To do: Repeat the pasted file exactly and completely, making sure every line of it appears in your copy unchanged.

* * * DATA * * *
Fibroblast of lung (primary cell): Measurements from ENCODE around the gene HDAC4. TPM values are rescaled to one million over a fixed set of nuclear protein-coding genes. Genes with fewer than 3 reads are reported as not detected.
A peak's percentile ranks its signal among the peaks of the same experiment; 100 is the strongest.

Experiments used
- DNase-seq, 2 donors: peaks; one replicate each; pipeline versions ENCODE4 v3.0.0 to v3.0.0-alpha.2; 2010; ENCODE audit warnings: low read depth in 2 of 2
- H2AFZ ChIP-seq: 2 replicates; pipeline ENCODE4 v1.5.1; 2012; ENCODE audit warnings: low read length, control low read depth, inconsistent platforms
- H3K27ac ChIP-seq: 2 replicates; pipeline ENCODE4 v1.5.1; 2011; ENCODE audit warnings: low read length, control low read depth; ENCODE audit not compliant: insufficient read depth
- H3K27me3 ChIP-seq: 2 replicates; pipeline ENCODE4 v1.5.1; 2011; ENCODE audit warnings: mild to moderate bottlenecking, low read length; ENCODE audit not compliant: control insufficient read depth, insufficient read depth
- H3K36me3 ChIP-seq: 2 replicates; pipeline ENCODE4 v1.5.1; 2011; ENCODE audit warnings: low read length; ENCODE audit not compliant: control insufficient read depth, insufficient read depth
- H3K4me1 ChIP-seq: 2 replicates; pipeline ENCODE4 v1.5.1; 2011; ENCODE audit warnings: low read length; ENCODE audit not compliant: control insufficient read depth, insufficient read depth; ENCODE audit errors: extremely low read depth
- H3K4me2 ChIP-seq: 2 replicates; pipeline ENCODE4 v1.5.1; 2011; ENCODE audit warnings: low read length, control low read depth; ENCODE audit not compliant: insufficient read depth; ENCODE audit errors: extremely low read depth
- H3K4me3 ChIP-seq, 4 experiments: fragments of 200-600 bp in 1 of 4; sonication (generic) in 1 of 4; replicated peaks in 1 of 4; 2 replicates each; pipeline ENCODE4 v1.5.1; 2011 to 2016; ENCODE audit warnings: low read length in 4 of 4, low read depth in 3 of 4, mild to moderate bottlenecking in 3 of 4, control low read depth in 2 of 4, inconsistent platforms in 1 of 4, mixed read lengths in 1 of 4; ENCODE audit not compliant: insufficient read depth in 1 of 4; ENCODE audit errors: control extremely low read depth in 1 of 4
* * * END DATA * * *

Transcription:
Fibroblast of lung (primary cell): Measurements from ENCODE around the gene HDAC4. TPM values are rescaled to one million over a fixed set of nuclear protein-coding genes. Genes with fewer than 3 reads are reported as not detected.
A peak's percentile ranks its signal among the peaks of the same experiment; 100 is the strongest.

Experiments used
- DNase-seq, 2 donors: peaks; one replicate each; pipeline versions ENCODE4 v3.0.0 to v3.0.0-alpha.2; 2010; ENCODE audit warnings: low read depth in 2 of 2
- H2AFZ ChIP-seq: 2 replicates; pipeline ENCODE4 v1.5.1; 2012; ENCODE audit warnings: low read length, control low read depth, inconsistent platforms
- H3K27ac ChIP-seq: 2 replicates; pipeline ENCODE4 v1.5.1; 2011; ENCODE audit warnings: low read length, control low read depth; ENCODE audit not compliant: insufficient read depth
- H3K27me3 ChIP-seq: 2 replicates; pipeline ENCODE4 v1.5.1; 2011; ENCODE audit warnings: mild to moderate bottlenecking, low read length; ENCODE audit not compliant: control insufficient read depth, insufficient read depth
- H3K36me3 ChIP-seq: 2 replicates; pipeline ENCODE4 v1.5.1; 2011; ENCODE audit warnings: low read length; ENCODE audit not compliant: control insufficient read depth, insufficient read depth
- H3K4me1 ChIP-seq: 2 replicates; pipeline ENCODE4 v1.5.1; 2011; ENCODE audit warnings: low read length; ENCODE audit not compliant: control insufficient read depth, insufficient read depth; ENCODE audit errors: extremely low read depth
- H3K4me2 ChIP-seq: 2 replicates; pipeline ENCODE4 v1.5.1; 2011; ENCODE audit warnings: low read length, control low read depth; ENCODE audit not compliant: insufficient read depth; ENCODE audit errors: extremely low read depth
- H3K4me3 ChIP-seq, 4 experiments: fragments of 200-600 bp in 1 of 4; sonication (generic) in 1 of 4; replicated peaks in 1 of 4; 2 replicates each; pipeline ENCODE4 v1.5.1; 2011 to 2016; ENCODE audit warnings: low read length in 4 of 4, low read depth in 3 of 4, mild to moderate bottlenecking in 3 of 4, control low read depth in 2 of 4, inconsistent platforms in 1 of 4, mixed read lengths in 1 of 4; ENCODE audit not compliant: insufficient read depth in 1 of 4; ENCODE audit errors: control extremely low read depth in 1 of 4